4.0 out of 5 stars Overkill — 50 pages fluffed to 342, October 20, 2013
If you ever wanted to get to know a Russian Kettlebell intimately, as well as its family going back 1000 years and every possible nuanced aspect of it, this is the book for you. For me it is total overkill and would more usefully be replaced by a 50 page illustrated guide and a single wall chart — or two, one for warm-up with jumprope and stick, the other a series of exercises. I watched Powerbody: Advanced Russian Kettlebell Workout with Phil Ross before going through this book,and now I am leaning toward reversing my conclusion that the Ross DVD was too advanced and one should start with this book. Given a choice between the two, I would dump this book and use the DVD as a complete package.
Bottom line: too much of everything. This is a doctoral thesis on pulling carrots out of the ground. This is a formula book on steroids. It certainly earns four stars — some might give it five (I mistrust most of the reviews, them seem to be very short and empty reviews from people doing the author a favor) — and the substance is worthy, but the overall “door stop” nature of the book is very off-putting. I could have distilled this book into 50 pages with two wall charts, and been happier with that at the same price.
Here are a few bottom lines from this book:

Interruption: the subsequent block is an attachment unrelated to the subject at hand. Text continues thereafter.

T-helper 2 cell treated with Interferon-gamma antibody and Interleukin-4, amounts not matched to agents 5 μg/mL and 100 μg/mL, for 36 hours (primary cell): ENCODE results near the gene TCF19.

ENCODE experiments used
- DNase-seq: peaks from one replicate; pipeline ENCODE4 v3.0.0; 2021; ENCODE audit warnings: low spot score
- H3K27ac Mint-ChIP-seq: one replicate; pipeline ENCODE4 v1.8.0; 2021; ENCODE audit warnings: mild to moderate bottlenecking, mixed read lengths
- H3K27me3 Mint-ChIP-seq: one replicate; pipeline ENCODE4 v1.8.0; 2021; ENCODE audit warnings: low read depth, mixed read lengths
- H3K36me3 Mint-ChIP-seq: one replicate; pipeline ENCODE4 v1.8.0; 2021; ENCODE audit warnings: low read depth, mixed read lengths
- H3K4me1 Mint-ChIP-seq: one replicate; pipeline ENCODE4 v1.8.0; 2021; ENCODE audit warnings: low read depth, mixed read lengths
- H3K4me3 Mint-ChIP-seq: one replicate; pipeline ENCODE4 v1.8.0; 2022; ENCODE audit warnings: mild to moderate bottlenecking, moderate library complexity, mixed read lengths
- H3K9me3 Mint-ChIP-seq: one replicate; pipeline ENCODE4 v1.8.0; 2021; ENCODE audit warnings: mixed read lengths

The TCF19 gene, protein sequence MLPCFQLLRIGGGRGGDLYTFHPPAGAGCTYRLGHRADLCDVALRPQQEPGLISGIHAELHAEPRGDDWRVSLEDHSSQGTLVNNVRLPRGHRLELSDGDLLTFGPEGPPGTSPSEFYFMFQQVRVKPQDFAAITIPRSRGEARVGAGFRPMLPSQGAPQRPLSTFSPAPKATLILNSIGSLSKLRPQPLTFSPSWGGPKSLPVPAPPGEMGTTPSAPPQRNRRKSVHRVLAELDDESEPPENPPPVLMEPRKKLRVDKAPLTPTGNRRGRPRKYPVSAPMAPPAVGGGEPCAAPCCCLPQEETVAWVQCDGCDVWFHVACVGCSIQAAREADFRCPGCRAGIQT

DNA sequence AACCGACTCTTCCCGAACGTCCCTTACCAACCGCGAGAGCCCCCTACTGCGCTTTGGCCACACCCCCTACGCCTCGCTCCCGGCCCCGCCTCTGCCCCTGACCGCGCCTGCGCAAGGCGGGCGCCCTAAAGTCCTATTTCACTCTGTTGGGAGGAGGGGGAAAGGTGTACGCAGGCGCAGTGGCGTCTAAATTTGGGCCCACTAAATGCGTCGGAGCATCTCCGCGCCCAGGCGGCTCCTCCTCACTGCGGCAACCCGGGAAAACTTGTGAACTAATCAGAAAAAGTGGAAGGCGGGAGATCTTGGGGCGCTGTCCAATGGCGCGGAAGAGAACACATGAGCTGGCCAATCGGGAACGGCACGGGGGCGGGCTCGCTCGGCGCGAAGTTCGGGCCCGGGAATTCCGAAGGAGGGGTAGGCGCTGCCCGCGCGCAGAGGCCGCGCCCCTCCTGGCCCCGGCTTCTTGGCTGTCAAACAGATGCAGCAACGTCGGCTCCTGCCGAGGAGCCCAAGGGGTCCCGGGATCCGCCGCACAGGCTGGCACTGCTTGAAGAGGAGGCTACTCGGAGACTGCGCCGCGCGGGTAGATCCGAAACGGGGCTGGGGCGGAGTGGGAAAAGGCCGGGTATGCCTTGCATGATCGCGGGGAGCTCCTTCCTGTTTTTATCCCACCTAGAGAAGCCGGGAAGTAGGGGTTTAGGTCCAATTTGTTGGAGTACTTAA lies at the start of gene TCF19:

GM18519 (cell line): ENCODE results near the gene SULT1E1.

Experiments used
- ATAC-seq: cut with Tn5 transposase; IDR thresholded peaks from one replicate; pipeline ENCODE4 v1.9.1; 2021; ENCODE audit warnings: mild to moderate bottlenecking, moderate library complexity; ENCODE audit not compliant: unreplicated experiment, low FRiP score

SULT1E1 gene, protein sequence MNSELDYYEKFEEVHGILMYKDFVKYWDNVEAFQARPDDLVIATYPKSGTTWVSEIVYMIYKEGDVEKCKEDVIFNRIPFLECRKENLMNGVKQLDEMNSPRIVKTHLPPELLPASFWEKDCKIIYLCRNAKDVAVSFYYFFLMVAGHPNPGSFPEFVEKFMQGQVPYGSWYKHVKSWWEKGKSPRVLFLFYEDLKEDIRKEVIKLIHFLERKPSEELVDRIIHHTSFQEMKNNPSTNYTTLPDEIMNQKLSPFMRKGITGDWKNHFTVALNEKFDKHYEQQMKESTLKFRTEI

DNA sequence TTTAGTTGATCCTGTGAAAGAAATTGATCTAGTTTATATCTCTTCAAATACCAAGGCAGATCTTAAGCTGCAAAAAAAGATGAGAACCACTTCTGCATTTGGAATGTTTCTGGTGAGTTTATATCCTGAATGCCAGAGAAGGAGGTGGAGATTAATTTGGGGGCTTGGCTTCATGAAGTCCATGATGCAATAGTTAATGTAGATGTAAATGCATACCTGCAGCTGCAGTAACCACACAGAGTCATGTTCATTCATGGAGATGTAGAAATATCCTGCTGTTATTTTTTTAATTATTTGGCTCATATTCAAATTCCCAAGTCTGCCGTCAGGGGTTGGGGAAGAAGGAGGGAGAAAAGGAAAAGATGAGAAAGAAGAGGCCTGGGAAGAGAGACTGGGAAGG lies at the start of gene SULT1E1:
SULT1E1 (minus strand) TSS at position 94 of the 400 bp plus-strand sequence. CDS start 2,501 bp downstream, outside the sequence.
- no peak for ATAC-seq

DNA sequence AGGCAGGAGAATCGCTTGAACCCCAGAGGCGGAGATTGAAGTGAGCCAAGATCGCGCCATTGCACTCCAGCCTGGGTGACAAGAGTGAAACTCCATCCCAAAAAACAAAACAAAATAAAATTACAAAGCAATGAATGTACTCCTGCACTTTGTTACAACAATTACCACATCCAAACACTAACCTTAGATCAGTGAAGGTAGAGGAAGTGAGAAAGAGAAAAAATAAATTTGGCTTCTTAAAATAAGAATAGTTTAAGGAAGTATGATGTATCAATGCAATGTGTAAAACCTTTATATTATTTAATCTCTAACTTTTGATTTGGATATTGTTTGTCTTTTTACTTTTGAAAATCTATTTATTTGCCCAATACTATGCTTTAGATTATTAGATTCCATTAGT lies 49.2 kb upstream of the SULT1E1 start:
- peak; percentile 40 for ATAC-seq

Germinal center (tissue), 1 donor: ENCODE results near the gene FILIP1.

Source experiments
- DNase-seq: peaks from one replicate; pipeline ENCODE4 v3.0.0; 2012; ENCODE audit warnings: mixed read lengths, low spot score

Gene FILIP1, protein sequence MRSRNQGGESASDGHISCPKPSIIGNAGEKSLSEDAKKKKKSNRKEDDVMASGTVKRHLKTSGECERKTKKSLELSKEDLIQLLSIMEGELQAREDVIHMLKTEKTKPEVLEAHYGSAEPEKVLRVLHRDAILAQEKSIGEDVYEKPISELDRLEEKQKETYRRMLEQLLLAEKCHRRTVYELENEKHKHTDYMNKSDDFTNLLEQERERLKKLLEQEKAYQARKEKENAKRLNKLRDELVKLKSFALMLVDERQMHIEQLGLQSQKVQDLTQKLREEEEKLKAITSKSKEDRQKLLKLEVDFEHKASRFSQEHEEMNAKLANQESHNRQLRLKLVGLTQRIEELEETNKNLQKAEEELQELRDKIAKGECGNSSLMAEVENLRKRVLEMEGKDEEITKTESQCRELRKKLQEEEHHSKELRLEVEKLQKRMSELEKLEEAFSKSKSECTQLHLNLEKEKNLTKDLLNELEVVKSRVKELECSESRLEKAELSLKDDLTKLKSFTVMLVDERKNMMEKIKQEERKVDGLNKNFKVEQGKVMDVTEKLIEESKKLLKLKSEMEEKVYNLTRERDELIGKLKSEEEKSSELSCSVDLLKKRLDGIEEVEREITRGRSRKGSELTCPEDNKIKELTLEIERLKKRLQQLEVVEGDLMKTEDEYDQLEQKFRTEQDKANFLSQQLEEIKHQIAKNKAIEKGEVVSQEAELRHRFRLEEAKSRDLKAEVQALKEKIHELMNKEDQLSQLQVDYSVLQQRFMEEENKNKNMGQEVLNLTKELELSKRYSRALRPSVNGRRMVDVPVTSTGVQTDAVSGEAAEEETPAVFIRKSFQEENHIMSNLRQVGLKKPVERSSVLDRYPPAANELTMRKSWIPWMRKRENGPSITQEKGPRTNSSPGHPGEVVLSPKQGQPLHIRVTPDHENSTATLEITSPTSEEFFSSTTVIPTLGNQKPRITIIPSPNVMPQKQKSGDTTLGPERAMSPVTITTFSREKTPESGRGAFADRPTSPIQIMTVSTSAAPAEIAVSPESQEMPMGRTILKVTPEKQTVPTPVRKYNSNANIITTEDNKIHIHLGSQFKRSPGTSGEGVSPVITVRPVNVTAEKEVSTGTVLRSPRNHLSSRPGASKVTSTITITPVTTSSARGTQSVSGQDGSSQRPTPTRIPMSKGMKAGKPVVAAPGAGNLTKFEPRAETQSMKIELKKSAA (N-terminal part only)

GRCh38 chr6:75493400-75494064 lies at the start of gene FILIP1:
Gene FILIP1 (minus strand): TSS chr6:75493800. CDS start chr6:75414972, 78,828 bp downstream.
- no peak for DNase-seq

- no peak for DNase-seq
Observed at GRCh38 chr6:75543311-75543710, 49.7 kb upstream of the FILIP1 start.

01 Buy real cast-iron one piece kettle bells (in pairs), not the junk with plastic covers that crack, or worse, the two-piece versions that break and are dangerous.
02 Barefoot is good — and an incentive to not let go the kettlebell.
03 Warming up matters.
04 Proper spine and hip alignment are essential — do not force your body in directions it should not be going.
05 Basic exercises include the swing, front squat, clean press and military press.
06 If you choose to chalk, buy the best and avoid hand rot
07 Kettlebells are dangerous in moving vehicles. Buckle them down!
08 Study the Turkish get up from the prone position.
09 Doing abdominals on the ground with a kettlebell as extra weight is good.
10 Kettlebelling is good for joints and tendons, less stress than running or jumping exercises
11 There are kettlebell web sites. Use them
07 Inhale when you lift from the ground and exhale when you execute the lift
Overall, terribly annoying. I don’t have the time for all this excruciating detail, and most of it is trivia.
Best wishes to all,
Robert David STEELE Vivas
THE OPEN SOURCE EVERYTHING MANIFESTO: Transparency, Truth & Trust